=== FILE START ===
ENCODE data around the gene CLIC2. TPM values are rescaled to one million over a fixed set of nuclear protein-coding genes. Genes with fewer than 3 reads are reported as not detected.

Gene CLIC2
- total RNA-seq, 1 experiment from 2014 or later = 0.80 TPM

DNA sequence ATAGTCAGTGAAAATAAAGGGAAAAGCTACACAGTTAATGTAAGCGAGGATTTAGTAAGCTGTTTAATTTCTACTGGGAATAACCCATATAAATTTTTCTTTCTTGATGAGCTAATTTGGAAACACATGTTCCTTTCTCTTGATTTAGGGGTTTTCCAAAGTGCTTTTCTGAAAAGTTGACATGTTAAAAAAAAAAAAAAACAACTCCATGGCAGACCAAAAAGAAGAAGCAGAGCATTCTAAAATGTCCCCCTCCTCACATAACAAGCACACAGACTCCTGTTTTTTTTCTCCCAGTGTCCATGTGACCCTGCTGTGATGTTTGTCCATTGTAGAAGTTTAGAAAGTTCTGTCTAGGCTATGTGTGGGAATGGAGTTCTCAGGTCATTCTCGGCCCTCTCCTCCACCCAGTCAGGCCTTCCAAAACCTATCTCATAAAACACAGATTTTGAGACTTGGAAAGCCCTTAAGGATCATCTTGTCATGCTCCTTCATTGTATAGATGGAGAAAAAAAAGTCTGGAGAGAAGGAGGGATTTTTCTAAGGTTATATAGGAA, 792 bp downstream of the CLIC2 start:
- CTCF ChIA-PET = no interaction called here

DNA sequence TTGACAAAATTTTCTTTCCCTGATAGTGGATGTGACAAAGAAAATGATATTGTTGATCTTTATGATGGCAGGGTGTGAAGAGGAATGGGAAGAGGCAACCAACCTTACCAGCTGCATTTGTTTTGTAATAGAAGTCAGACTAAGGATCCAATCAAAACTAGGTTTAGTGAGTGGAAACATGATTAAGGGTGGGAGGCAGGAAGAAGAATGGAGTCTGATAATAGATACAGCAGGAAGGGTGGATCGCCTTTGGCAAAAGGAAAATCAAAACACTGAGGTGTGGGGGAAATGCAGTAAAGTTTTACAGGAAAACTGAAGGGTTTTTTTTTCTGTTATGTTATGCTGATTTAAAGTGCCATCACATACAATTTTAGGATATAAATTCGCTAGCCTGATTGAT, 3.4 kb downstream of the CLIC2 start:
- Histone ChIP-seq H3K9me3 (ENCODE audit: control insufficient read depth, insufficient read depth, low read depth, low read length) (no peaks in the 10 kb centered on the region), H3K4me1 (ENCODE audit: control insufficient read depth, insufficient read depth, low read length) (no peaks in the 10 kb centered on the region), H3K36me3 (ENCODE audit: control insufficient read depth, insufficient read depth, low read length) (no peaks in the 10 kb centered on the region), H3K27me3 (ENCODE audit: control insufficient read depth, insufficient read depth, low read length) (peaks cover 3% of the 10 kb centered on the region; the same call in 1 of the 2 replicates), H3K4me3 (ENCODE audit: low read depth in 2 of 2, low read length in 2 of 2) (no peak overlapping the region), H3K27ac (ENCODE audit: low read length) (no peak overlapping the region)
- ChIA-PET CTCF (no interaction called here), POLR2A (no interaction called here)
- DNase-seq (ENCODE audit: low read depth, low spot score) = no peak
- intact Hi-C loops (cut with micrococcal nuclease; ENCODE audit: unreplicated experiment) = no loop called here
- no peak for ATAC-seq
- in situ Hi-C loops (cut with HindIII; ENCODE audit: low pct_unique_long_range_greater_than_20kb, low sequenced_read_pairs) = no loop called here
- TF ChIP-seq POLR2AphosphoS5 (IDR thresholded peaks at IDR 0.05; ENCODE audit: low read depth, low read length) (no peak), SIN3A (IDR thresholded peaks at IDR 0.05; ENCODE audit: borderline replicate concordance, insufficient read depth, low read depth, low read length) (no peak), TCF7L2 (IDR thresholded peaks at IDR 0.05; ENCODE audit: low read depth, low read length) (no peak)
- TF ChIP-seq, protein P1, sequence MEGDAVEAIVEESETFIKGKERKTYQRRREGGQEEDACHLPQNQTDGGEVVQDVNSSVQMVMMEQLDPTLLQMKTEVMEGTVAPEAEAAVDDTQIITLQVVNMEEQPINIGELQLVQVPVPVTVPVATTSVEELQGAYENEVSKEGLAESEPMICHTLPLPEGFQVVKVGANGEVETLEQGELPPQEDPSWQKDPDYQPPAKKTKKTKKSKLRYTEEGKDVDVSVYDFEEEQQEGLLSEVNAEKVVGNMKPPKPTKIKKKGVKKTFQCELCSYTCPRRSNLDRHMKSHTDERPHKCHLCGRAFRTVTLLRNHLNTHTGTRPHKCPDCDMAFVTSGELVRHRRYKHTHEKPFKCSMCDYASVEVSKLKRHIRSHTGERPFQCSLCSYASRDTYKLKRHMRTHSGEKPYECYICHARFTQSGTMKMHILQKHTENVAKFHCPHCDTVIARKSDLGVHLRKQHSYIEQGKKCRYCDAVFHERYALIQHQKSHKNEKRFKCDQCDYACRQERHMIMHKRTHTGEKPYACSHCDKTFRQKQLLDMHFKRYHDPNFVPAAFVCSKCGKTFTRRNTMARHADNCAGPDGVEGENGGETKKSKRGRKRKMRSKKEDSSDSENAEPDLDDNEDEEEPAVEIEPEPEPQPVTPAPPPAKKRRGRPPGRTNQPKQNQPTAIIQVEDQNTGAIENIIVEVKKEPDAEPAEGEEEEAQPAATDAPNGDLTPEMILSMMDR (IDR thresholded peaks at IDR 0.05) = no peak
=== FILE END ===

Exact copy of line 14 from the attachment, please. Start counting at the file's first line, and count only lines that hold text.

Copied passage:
- TF ChIP-seq, protein P1, sequence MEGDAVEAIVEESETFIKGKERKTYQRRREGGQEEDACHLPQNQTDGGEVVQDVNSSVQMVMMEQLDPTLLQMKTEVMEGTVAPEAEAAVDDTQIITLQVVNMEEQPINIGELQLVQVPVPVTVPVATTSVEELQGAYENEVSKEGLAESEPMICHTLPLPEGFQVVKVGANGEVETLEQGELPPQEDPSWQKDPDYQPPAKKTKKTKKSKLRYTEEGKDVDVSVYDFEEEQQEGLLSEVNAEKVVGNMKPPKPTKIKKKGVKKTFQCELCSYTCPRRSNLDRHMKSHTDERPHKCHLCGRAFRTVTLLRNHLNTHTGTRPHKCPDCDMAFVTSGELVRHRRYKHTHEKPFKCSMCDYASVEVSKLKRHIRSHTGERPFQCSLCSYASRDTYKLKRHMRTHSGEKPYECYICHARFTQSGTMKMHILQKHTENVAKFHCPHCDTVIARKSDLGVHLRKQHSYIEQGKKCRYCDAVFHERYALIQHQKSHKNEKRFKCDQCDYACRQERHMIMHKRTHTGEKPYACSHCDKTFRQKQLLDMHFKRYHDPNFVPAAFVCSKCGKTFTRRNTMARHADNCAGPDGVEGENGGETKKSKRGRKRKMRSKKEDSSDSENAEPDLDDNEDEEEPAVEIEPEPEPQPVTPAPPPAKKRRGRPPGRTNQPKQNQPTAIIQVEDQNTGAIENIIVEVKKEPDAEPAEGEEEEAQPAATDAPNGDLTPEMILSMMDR (IDR thresholded peaks at IDR 0.05) = no peak